After Atletico Madrid's Champions League final defeat to bitterest of rivals Real Madrid on Saturday, manager Diego Simeone cut a disconsolate figure.
A man famous for his fiery temper, seemingly unending passion and desire to succeed, Simeone possessed none of his trademark ferocity upon addressing the media.
In fact, Simeone displayed almost none of the qualities that both he and his Atletico team have become synonymous with over the past few seasons. The emotion, the fervour, the absolute ability to refuse to acknowledge defeat. All were missing.
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In short, Simeone looked a man deflated. A man unsure for the first time in his career. A man defeated.
As he himself put it when asked how he felt, reaching two finals in three years and failing to win either is - for a man so accustomed to winning and so sure of his own ability to do so - exactly that, a failure.
This sentiment was also echoed in his answer to a question regarding his future at the Madrid-based club.
Normally so staunch in his stance that both he and the club are now, and always have been the right fit for each other, Simeone made it abundantly clear that for the first time, walking away from the club that he loves was becoming a serious option.
"I am thinking that I have to start thinking. It's a logical question for you to ask after a defeat like the one we've suffered today.
"We had the chance to become champions, we didn't take that chance. We need to continue working, I have to think things out on my part - that's what I'm doing now."
But were Simeone to walk away, what would come next for a man who has forged a reputation for being one of the game's true perennial winners?
Having been strongly linked to both the Manchester United and Chelsea jobs over the past 12 months, neither are now an option - with Jose Mourinho and Antonio Conte having been chosen respectively.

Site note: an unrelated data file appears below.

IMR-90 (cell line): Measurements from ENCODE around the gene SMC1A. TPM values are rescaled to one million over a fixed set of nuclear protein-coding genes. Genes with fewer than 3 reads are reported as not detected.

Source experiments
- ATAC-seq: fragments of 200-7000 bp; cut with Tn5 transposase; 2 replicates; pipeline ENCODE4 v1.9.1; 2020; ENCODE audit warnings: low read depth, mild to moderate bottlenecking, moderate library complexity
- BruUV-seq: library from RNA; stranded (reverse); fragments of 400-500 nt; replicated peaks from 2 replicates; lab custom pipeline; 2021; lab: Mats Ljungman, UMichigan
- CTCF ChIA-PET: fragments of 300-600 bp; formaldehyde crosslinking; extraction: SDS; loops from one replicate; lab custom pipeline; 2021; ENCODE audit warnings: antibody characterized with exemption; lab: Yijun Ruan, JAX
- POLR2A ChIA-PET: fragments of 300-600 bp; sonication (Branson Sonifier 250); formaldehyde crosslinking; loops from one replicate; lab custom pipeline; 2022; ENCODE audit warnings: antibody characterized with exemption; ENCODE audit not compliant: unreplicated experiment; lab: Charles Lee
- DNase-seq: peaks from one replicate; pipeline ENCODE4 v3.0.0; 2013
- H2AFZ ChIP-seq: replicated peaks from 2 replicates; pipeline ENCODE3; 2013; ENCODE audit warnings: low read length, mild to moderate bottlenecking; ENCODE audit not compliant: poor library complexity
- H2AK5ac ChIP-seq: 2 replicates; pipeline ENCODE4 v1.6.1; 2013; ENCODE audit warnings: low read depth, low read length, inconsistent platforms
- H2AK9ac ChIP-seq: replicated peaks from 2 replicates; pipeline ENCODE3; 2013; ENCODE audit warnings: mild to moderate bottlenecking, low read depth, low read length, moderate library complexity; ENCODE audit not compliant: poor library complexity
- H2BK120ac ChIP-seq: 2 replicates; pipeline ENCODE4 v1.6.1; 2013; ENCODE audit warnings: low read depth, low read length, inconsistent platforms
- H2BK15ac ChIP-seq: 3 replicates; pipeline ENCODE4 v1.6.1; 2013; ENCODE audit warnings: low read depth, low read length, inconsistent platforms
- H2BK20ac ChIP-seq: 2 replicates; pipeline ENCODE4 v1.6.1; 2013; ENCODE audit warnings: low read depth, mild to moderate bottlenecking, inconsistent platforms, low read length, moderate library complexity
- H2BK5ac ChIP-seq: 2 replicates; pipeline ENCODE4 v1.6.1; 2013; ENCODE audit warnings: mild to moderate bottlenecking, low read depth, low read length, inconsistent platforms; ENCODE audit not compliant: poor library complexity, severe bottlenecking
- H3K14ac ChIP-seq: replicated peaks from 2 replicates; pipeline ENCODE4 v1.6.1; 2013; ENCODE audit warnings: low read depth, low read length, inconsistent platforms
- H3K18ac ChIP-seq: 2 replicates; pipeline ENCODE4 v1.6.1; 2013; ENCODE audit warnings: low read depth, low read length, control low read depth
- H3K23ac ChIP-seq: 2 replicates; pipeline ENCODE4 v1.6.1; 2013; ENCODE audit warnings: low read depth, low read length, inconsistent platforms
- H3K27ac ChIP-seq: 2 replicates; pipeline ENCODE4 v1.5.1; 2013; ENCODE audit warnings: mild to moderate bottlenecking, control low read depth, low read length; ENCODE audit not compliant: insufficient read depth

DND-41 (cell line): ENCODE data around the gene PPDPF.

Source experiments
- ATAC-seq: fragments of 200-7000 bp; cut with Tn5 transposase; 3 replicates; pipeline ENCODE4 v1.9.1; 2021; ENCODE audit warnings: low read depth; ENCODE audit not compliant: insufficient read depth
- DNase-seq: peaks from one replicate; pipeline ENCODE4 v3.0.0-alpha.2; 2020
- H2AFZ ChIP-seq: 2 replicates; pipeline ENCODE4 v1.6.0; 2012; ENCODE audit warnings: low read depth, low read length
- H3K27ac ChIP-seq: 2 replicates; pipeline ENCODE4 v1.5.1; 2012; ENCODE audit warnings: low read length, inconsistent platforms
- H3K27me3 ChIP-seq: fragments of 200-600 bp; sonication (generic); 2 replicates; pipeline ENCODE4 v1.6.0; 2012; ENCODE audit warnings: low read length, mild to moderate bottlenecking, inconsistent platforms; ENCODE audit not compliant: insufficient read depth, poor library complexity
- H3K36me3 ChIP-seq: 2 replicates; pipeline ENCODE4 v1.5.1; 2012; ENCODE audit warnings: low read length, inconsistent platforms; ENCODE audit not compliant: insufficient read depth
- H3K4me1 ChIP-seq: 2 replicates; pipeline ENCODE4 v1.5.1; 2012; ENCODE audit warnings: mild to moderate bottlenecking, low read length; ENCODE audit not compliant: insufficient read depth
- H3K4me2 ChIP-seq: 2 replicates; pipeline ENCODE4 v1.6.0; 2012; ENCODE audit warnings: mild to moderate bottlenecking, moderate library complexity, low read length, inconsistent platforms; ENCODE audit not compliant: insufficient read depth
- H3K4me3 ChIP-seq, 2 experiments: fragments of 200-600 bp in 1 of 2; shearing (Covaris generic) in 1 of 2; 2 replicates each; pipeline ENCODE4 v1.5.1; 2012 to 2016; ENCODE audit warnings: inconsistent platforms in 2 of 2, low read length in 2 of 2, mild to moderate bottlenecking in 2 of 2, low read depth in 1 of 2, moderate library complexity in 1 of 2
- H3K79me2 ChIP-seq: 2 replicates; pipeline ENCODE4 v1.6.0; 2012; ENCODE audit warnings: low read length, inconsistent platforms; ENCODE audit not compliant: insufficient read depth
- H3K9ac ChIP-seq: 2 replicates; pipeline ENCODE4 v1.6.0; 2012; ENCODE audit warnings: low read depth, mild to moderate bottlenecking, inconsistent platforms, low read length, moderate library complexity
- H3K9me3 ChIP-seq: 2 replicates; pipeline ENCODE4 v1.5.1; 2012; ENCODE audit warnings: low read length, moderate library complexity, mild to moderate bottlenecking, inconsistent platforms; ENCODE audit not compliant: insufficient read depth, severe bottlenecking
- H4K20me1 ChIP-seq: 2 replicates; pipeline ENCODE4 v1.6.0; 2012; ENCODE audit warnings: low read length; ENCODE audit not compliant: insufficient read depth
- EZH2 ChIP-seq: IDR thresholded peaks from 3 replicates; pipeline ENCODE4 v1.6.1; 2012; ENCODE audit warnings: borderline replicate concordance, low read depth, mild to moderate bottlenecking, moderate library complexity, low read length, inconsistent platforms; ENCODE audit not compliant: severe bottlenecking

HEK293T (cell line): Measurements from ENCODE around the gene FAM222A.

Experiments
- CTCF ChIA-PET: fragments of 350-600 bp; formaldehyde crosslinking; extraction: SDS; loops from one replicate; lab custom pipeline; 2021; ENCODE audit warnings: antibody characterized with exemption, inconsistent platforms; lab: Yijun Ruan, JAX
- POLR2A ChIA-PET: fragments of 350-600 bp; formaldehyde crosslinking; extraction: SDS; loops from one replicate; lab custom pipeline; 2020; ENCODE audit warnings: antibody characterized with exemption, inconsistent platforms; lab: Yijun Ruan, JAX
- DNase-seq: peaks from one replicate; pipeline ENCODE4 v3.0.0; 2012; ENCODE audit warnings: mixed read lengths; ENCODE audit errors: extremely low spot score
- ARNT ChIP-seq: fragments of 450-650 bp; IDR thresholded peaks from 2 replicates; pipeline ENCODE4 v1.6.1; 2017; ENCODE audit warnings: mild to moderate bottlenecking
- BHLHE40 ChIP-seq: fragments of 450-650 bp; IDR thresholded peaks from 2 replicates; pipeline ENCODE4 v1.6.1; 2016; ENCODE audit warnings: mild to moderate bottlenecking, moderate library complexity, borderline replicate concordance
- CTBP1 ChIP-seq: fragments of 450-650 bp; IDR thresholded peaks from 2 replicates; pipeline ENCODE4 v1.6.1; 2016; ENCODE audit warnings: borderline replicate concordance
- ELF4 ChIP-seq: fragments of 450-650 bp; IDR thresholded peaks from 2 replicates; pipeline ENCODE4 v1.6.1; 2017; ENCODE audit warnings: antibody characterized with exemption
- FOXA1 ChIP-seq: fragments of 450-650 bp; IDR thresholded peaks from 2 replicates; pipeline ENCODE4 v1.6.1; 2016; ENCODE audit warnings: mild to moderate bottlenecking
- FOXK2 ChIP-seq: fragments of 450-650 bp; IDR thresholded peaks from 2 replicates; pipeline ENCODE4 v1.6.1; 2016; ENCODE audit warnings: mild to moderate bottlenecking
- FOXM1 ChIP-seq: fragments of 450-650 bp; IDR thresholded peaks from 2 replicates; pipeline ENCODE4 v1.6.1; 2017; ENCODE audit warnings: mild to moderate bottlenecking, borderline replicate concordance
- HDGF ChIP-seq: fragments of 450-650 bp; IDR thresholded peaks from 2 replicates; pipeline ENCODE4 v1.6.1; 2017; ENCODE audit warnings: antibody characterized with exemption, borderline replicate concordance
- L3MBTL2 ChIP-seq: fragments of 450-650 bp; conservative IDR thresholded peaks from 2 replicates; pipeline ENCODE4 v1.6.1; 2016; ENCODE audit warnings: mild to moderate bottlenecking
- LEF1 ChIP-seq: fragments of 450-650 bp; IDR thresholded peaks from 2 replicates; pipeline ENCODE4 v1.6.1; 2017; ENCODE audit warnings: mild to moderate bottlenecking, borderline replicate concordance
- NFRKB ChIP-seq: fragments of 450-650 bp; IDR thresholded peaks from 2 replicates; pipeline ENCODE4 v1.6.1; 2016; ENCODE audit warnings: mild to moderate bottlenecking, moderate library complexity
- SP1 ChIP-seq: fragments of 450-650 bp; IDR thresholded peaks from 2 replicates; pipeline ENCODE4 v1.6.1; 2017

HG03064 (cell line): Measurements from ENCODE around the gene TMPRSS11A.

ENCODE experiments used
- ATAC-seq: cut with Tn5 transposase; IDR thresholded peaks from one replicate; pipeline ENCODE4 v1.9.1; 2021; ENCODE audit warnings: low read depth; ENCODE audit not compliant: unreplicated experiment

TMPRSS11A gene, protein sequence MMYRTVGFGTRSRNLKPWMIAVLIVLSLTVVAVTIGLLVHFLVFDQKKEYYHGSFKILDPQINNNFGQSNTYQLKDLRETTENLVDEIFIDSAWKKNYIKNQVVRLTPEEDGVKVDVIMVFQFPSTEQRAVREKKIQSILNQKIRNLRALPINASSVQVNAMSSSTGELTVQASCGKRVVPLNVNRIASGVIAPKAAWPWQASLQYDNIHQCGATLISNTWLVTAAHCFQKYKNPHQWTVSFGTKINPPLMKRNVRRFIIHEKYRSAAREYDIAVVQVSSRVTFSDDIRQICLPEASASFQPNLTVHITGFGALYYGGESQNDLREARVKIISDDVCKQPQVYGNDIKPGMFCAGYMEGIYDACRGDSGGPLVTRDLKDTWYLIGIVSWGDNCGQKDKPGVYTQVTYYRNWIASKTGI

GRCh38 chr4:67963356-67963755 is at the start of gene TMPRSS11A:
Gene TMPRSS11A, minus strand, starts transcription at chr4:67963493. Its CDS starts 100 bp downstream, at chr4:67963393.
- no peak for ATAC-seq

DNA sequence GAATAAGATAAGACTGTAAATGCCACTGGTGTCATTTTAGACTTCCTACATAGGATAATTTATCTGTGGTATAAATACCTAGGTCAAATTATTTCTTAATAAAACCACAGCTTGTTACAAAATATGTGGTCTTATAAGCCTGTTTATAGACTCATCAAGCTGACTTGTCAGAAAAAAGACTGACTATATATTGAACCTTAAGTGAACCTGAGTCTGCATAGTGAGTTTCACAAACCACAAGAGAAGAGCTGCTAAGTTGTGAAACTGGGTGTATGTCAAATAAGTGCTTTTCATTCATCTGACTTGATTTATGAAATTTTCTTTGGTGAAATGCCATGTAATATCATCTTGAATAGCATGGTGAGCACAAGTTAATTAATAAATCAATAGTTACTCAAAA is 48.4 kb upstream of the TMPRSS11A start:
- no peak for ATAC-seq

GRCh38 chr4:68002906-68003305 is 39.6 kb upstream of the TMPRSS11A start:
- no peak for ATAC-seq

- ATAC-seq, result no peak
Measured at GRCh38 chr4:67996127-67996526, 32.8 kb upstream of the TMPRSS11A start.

Being a disciple of Atletico - having both played for and managed the club throughout his career - taking another job in his adopted homeland of Spain also appears an unlikely option at best.
In-between his spells at Atletico as a player, Simeone also spent time plying his trade in Italy, playing for both Internazionale and Lazio.
Whilst Lazio most likely lack the pedigree to attract a manager of Simeone's calibre, were Inter Milan to part ways with current manager Roberto Mancini over the next 12 months, helping to return another of his former clubs to their former glory might just represent a viable option.
There is also, of course, the option of taking an international job. A former midfield stalwart for Argentina - having amassed 106 caps for his country across a 14-year spell - this would certainly appear the most logical option.
Although Argentina already have a manager, former Barcelona manager Gerardo Martino at that, were they again to underperform at this summer's Copa America - and should Diego Simeone leave his post at Atletico Madrid - a reunion between the two might just be too tempting for either party to turn down.
After all, Argentina's last three major trophies - the 1991 and 1993 Copa America, as well as the 1992 Confederations Cup - all came whilst Simeone was a key member of the squad.
Taking into consideration all of the above, as well as Simeone's comments in the wake of Saturday's defeat, it also still remains a distinct possibility that he will continue fighting on at Atletico.
For a man as proud and fierce as Simeone, choosing to walk away in the aftermath of a cup final defeat to your greatest rivals might be too hard a pill to swallow.
After all, despite Atletico's inability to secure silverware this season, their spectacular title win in the 2013/2014 seasons remains fresh in the mind for many football fans around the world.
Seeing Simeone and his collection of anti-heroes go up against two of world football's true global giants, and beat them both at their own game, was enough to instantly and forever win a place in our hearts for the red-and-white wearing warriors who just never seemed to know when they were beaten.
Once again being given the chance to achieve the unachievable, and attain the ever-illusive Champions League title that Atletico have been so desperately chasing, might just be enough to persuade Simeone to stay at the club where he is so universally adored.
And were he to do so, don't go betting against him eventually achieving what has so cruelly evaded him over the past three seasons.
After all, second best will never be good enough for Diego Simeone.
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